Don’t forget.. When you say I can’t, then you won’t! Say “not yet!”
Don’t give up.
Believe all things are possible and do your best to survive, then thrive.
Keep trying til you get it accomplished.
Don’t let circumstances define you but cope the best way you can and find peace. Whether it’s medications, treatments or activities, we need to learn to do what is right and what is right for you may not be right for the next person.
Be flexible with expectations and outcomes.
It’s time to focus on the future instead of looking back at what was. Knowing there are many variables and possibilities helps us accept the roller coaster of life.

Love this Charles Darwin quote “it’s not the strongest of the species that survive, not the most intelligent but the one most responsive to change.”


Learning how to be me when I’m not the person I used to be

IMG_5524Everyone evolves over the course of a lifetime. We grow from infancy to adulthood. Life experiences and those who share them with us shape us into who we are. When you go through any trauma, whether it’s the loss of a loved one or a divorce, life changes. However, there’s another level of change when diagnosed with a chronic illness. It’s not just a bump in the road. It’s not going to go away. There’s a wretchedness to deal with. There’s a new reality to accept for not only you but your loved ones too. There’s also grief for the loss of the person you once were, not only for you but your family and friends too.
I’m different than other family and friends. I have limitations and that makes our relationships different than others. I thought I had accepted that fact but every now and then people get upset when I can’t do the things I used to do or become resentful modifying their behavior to accept my limitations. That’s when it all comes rushing back like a tidal wave. That reminder of what once was. It’s overwhelming, drowning! After all, the people around you have needs, people want what they want. Sometimes you just can’t be what or who they need no matter how much you want to. Even when you share how you’re feeling it doesn’t mean they understand. Learning as I go along, I’m not an expert. I don’t expect my family and friends to become experts on my condition. No one understands unless they have walked in your shoes. Even when I’ve tried to educate them about my condition, they may not understand. What they will understand at some point is… I’m not the person I once was!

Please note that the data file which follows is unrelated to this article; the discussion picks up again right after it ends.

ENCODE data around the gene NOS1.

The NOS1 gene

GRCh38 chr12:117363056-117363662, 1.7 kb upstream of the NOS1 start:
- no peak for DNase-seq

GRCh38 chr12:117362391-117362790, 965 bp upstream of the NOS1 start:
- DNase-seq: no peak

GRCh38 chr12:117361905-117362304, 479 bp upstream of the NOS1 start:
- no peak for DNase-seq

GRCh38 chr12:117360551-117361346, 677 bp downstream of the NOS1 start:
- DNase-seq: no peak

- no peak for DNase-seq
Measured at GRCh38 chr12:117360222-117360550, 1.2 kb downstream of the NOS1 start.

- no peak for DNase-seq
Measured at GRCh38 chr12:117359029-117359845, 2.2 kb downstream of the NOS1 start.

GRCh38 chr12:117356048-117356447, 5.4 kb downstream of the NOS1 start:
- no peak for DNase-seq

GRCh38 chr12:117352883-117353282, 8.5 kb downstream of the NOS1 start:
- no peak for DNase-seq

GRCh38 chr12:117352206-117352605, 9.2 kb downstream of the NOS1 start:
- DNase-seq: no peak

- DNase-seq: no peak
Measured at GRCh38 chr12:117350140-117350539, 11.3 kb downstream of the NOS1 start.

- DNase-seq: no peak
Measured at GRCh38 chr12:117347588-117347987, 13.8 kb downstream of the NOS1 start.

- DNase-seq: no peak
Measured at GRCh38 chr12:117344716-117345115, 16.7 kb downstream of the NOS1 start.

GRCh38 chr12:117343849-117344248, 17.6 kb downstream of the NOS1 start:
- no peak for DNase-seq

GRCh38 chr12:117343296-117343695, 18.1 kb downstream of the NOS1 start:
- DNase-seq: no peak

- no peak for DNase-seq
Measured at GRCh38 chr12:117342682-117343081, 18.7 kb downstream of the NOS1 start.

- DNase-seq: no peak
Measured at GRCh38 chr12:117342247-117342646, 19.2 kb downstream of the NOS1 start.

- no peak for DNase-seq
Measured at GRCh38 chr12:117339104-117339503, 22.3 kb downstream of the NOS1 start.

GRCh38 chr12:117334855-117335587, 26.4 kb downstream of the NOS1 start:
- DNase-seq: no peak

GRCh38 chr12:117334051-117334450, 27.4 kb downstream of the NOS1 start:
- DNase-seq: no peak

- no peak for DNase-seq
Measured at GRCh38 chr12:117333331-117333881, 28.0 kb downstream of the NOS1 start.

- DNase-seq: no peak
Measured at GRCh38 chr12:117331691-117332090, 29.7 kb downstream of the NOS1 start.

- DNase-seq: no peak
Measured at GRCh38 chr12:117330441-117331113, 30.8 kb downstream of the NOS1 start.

I’m not the same person that can work all day n go out with friends at night. I’m not the same person that can go from one activity to another and another. I’m not the same person that can prepare a holiday meal in one day. I can’t even get all my grocery shopping done in one day. I’m not the same person who can shop all day and socialize all night. Now, everything takes planning with short activities. Patience wanes and friendships suffer. It’s time to read the writing on the wall, Life will not resume to what it was. I’m always tired. I always have joint pain. I have major fluctuations in my heart rate and blood pressure. Sometimes I’m more crabby than usual. Sometimes too overwhelmed to talk. Sometimes I can barely get out of bed. Sometimes life is just ugly.
Other times, I can slap a smile on my face and push through to please family n friends. It’s hard to look on the bright side when you have pain or feeling debilitated. It’s frustrating. And yes I know it’s frustrating to those around me too. I’m unreliable these days. I never know how I’m going to feel or how long I will last when I am ‘having a good day’. Somedays I have nothing left to give. Those are the worst days because I’m a social person, a caring person who enjoys being helpful. It’s difficult not being me! It’s my head saying go go go and my body saying no no no! Most days I feel stuck and overwhelmed. Other days I accept my limitations and do what I can. I force myself to stay connected.